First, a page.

At What Point do Ethics Matter?
Anyone reading the above question can be forgiven if it causes a raised eyebrow as I will readily admit it is a trick question. Ethical behavior matters at every phase of human behavior, and I think many people fail to recognize this. Because of the modern narrative that comes at us through multiple sources such as books, the internet, television and radio, and even ordinary everyday conversation, one easily can be misled into believing ethics only applies in certain circumstances.
A strong ethical foundation is the natural result of making decisions that come from and reinforce correct aka right behavior. In his book, Manuscript Found in Accra, Paulo Coelho makes the case that success is the result of work that is pursued for its own sake. If you love the work you do, success will be the fruit. He reminds the reader that if you pursue success you will rarely find it because success is not an end; it is a consequence. He also goes on to say that those who encounter difficulty in the execution of the work they love they fall back on discipline to get them through the difficulties.
This has a direct bearing on the subject of ethics. I have written in earlier blogs that ethics is not only a discipline, but it also requires discipline to behave in an ethical manner. What matters is making the correct decision because the work you do demands it and not because it will make you look good to your boss or your co-workers. This is the crux of the issue in that most ethical decisions come to people when no one is watching. Often the only one who knows an ethical decision confronts them is the person doing the work. If you are doing the work first and foremost because it is the work you want to do and love doing, then making the right decision is easy because you do not want to diminish either yourself or the work.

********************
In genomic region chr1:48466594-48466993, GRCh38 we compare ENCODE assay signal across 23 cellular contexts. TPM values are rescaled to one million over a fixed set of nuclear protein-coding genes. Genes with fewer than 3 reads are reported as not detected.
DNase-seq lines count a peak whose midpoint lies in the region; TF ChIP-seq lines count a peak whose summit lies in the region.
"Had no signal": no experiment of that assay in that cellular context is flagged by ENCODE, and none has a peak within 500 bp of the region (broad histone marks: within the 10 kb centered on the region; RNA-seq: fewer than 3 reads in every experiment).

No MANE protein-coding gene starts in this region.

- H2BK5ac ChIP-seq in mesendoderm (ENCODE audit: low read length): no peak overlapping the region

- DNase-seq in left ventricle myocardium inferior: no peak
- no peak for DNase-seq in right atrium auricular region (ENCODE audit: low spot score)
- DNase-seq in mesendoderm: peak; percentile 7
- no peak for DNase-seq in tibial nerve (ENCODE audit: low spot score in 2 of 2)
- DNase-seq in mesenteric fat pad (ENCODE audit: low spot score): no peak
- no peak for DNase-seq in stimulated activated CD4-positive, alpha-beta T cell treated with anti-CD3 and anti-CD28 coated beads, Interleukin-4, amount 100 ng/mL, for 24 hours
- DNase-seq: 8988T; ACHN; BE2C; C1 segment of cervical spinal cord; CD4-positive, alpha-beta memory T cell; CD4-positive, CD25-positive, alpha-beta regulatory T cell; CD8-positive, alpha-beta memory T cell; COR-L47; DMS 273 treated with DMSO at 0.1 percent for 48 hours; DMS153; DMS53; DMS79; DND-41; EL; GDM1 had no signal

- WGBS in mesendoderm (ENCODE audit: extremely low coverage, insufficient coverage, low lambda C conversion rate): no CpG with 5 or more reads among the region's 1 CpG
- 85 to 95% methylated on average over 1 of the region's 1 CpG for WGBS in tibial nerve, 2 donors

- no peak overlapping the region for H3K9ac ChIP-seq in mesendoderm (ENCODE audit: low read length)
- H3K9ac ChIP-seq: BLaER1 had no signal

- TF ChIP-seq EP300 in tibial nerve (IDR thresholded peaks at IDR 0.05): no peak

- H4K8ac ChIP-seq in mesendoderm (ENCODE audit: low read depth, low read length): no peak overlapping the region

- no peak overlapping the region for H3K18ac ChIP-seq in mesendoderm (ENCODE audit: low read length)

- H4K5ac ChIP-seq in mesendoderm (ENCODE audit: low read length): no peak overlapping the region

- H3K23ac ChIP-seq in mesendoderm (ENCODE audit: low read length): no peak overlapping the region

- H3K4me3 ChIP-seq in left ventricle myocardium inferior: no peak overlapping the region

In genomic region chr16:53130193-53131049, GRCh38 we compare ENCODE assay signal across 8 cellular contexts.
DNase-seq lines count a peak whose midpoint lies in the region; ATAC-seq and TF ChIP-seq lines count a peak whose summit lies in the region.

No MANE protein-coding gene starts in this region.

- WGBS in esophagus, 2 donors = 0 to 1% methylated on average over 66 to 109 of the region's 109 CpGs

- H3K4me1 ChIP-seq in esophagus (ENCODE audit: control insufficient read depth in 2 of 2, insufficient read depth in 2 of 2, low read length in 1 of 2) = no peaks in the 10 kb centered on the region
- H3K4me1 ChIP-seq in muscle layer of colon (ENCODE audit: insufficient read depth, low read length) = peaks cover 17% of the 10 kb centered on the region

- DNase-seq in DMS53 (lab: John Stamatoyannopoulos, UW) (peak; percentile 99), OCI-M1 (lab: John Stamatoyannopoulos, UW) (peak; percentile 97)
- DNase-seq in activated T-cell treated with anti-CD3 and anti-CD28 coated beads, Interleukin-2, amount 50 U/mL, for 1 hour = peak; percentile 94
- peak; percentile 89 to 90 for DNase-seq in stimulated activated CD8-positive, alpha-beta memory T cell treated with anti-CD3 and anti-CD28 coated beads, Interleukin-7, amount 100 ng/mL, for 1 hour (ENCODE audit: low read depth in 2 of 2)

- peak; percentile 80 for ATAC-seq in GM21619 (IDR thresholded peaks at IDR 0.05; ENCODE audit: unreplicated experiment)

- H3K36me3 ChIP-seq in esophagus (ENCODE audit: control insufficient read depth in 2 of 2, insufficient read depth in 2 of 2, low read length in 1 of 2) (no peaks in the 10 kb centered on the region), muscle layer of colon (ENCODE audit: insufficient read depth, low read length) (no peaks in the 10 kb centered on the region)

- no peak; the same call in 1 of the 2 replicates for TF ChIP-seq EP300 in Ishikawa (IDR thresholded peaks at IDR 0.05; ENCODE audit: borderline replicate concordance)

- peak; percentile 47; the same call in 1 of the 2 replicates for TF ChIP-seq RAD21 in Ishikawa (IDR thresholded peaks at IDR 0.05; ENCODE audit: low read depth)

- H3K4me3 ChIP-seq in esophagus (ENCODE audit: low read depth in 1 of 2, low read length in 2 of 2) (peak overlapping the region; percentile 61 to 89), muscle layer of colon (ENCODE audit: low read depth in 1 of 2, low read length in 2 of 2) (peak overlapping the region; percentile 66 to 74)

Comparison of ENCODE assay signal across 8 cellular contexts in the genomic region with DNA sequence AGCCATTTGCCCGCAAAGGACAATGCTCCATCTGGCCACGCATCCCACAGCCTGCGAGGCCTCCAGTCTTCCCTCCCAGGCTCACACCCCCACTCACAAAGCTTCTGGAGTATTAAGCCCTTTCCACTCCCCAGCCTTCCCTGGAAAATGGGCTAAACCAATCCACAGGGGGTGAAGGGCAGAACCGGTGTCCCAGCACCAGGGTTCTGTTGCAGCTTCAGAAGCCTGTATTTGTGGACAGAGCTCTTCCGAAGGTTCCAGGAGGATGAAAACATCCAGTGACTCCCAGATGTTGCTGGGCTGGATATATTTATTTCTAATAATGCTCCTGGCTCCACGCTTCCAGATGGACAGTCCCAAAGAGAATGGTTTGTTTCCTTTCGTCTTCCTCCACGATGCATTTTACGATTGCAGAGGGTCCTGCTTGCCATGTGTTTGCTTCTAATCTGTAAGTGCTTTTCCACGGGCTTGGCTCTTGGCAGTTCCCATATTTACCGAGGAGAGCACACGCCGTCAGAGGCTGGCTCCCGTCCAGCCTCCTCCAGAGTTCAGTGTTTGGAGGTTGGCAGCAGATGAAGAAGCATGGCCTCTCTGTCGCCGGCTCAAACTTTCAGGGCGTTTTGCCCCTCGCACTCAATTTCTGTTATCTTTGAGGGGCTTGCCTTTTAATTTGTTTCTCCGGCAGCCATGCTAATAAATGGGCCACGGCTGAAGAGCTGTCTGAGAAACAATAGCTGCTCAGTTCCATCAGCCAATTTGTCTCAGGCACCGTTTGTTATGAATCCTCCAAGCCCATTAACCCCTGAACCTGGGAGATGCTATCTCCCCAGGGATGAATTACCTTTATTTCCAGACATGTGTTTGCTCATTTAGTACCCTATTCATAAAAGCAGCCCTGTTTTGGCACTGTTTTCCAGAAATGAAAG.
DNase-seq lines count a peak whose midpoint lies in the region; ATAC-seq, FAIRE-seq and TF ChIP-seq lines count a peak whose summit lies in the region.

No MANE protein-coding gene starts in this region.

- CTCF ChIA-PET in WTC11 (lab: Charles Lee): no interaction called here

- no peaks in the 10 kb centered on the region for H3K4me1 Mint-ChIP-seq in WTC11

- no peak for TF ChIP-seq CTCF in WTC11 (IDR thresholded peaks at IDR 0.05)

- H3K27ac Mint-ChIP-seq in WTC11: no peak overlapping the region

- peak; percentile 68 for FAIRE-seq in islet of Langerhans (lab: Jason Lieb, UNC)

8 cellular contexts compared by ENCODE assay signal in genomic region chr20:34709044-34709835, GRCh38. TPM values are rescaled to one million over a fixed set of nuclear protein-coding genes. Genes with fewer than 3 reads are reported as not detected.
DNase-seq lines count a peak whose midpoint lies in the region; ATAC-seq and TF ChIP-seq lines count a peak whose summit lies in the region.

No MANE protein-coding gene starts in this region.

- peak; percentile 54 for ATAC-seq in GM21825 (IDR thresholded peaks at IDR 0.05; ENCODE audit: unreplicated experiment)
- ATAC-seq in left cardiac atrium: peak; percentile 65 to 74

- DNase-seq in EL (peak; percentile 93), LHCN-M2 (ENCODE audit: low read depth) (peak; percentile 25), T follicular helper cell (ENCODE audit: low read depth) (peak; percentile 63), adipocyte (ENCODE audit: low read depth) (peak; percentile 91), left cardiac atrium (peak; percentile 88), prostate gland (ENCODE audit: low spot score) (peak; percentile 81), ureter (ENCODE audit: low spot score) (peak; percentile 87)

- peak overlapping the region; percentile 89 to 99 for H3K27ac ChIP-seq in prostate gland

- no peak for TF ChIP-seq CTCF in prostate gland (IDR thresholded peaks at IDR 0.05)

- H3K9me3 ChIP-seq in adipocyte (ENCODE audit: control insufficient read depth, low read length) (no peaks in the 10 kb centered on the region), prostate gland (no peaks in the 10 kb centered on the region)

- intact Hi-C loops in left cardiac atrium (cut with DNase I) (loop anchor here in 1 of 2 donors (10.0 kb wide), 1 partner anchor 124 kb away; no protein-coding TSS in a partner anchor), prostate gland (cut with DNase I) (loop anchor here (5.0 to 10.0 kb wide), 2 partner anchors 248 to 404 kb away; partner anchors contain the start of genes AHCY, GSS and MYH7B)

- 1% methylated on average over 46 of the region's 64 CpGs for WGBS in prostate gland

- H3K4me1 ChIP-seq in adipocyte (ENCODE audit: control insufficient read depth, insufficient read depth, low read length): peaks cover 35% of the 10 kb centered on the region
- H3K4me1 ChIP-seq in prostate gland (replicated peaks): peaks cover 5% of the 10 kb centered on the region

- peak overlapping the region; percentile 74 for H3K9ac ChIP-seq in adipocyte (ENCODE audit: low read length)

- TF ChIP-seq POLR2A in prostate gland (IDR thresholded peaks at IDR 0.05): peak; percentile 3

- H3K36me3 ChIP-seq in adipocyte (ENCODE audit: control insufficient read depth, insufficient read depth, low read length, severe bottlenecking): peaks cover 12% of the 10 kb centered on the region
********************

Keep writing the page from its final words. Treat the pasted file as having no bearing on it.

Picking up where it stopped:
The test of one’s character is in doing the right thing when you are doing the work because you must. The temptation to take a shortcut when no one is looking comes at one more frequently when the person doing the work dislikes the work he does. The desire to get past the unpleasant tasks as quickly as possible is the reason for most decisions that lead to errors and mistakes. In my talks to groups I sometimes focus on this very point and I tell the audience that when they as individuals find themselves in this situation they should deliberately do more than is expected; determine what is expected and then exceed it. I tell them if they dig down and exceed expectations on work that is unpleasant they will learn they have acquired a discipline that makes them exponentially more effective at other work.
Ethics in the Workplace – can you afford to ignore it? CDC Integrated Services has a different approach. Learn more about this approach in our introduction to Ethics in The Workplace training as further described here:
Food for thought: Where right and wrong interconnect, a person must act so that the principle of his action could be the principle on which everyone else acts in similar situations…(derived from Emmanuel Kant’s Categorical Imperative).
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